The only people who go to bed this early are the Hashimotos, an elderly couple down the hall and my son. It was because my son was sleeping that I was putting the cabinets and shelves together in the common hallway of my apartment building. It was also my desire not to disturb my son’s sleep that I was trying to keep the noise at a minimum. No matter, the police were now here and telling me to finish up tomorrow.
I told them I would and started packing my things up. They wanted to know my particulars of course, which only infuriated me more.
All I could think about was who had made the call. Was it the Hashimotos? Was it the retired teacher downstairs? Or was it the “Kurêmah” on the sixth floor? He’d been giving everyone a lot of grief lately.
Whoever it was, he or she had now made me suspicious and resentful of all of my neighbors.
I’ve been living in the building for over fifteen years for chrissakes. How about sticking your goddamn head out the door and telling me to my face to quit making such a racket? My god, what kind of coward goes and calls the cops?
Listen: several months ago, my next-door neighbor was having a party in his flat. It was well past eleven thirty and my son was asleep, the tatami floor below us was vibrating wildly with the deep hum of his woofers.
So, what did I do? Did I call the cops? Hell no. I went next door and knocked a few times. No answer. I knocked on the door a few more times. Still no answer. When my third try was ignored, I opened the door and let myself in. My neighbor drinking wine with some friends and couldn’t have been happier to see me.
“Come in! Come in!” he boomed.
“It’s the music . . .”
“Sit down! Have a drink!”
“I will. I will. It’s just the music is a little loud and . . .”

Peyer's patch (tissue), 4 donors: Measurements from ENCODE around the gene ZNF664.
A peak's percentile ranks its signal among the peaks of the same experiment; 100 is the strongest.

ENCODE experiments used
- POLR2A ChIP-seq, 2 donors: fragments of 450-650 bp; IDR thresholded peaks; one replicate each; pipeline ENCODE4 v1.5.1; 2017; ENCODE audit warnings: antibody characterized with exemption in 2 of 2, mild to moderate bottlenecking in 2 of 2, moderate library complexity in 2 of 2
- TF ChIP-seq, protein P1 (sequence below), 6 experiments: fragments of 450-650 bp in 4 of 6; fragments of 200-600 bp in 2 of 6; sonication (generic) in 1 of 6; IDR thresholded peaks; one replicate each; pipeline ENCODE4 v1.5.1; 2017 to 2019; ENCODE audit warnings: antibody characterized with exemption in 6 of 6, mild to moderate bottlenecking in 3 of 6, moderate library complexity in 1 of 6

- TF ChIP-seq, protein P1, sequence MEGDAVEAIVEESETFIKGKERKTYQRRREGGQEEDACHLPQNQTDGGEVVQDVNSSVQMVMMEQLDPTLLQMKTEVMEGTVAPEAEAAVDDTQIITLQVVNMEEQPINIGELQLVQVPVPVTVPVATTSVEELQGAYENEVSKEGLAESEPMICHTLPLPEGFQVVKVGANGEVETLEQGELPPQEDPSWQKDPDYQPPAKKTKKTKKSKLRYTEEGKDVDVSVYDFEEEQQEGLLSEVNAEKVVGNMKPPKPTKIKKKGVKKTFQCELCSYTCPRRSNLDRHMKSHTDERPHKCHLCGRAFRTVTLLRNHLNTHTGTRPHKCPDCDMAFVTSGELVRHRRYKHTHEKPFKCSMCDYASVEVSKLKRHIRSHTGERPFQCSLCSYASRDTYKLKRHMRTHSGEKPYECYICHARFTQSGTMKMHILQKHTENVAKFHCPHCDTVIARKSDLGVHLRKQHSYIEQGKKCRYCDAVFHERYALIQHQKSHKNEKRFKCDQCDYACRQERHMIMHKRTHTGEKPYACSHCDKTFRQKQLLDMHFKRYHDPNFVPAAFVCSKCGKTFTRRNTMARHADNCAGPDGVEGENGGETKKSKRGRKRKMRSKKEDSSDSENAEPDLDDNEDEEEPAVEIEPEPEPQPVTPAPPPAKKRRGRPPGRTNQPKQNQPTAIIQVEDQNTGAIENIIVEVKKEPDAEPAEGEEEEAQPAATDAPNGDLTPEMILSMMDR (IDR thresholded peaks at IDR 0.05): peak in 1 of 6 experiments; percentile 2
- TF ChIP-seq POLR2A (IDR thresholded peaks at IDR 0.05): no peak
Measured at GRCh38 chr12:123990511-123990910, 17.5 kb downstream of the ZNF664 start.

“Sorry about that,” he said and started pouring me a glass of wine. “You like wine?”
“I prefer shôchû.”
“Sorry, no shôchû,” he said. “You want some yaki-niku?”
“I . . . Well . . . Sure, why not.”
I went over to his computer, a Mac like my own, and turned the music down, then opened up the equalizer and lowered the bass.
“That’s more like it,” I said, sitting down at the table. I would end up staying until four the next morning.
We became fast friends after that little episode and now go sailing together sometimes. Imagine what would have happened if I had called the cops?
A friend mentioned that I was lucky that it was only the police. Why, he said, a person was just stabbed to death last night by a neighbor who was tired of the noise.
That unfortunate incident highlights some of the defects in the Japanese character.
The first one is putting up with something so long that it drives you over the edge. This is not healthy. A small confrontation early on--hey, could you cut the racket--would have solved the problem lickety-split. The other defect is the unwillingness to confront others, causing people to put up with an annoyance until it drives them over the edge.
So, the police left and I schlepped everything into dining room where I finished putting the shelf together. In the end, I must say it looked pretty good.
Finally, I think there’s one caveat IKEA should include in its instructions: refrain from assembling this in front of young children. My two-year-old son ended up learning the F-word thanks to IKEA.
 I think I may have just dated myself there.
 Some assembly required. Batteries not included.
 クレーマー (Kurêmah) is someone who is a serial complainer and trouble maker.